An exploit for a vulnerability in Tor Browser was delivered today in a tweet that left sufficient room for comments. A security vulnerabilities broker disclosed the details because it no longer served its purpose.

The exploit was part of Zerodium's portfolio and worked for Tor Browser 7.x. It existed in the NoScript component, which is a browser add-on that stops web pages from executing JavaScript, Flash, Java or Silverlight.

An exploit that one can only assume Zerodium paid good money for, is just a matter of setting the Content-Type of the attacker's HTML/JS page, or a hidden service in the Tor network, to "text/html/json," to suppress any reaction from NoScript and permit all JavaScript code through.

The bug worked when the user configured NoScript to block out all JavaScript by selecting the add-on's "Safest" security level.

The recently released Tor Browser 8 is based on the new Firefox Quantum engine and did not inherit the flaw; neither is the latest NoScript version, which was re-written as a web extension.

Zerodium burning this exploit was also prompted by the fact that Tor Browser, like all modern browsers, comes with an auto-update mechanism, which is enabled by default.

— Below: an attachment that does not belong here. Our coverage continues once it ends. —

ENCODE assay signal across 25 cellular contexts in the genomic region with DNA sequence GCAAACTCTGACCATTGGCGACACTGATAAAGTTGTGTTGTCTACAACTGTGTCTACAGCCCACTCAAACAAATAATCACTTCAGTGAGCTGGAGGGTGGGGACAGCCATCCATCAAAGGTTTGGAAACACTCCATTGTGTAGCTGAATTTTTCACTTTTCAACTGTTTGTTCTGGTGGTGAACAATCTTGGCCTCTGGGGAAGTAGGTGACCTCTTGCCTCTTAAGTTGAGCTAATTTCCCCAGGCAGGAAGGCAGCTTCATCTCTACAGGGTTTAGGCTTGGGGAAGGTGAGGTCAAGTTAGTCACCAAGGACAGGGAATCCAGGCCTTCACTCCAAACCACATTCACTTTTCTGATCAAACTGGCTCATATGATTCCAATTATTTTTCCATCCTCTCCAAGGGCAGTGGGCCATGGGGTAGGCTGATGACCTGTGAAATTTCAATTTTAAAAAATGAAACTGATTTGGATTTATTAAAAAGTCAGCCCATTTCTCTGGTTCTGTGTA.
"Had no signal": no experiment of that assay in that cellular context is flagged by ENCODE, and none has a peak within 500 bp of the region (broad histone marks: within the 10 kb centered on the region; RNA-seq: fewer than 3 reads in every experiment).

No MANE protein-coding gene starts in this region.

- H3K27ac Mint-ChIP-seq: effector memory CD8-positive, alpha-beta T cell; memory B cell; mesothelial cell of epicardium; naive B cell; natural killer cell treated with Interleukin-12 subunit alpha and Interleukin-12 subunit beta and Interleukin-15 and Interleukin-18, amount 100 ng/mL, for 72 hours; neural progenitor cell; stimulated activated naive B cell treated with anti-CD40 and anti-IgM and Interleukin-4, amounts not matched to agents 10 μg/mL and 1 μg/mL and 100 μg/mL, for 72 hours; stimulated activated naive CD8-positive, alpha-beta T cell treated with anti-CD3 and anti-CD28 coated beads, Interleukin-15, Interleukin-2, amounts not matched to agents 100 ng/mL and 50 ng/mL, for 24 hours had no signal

This makes sure that users are not affected in any way by exploits that have already been addressed. One can disable this feature from the 'app.update' parameter in the 'about:config' menu.

While some users prefer to deploy updates manually for sensitive software such as Tor Browser, the mechanism proves beneficial in such instances.

Giorgio Maone, the developer of NoScript, said today on Twitter that he updated the classic version of the add-on to 5.1.8.7, which continues to be actively developed for users of Firefox 52 ESR (Extended Support Release).

The release notes for the new release 'thank' Zerodium for "unresponsible disclosure."

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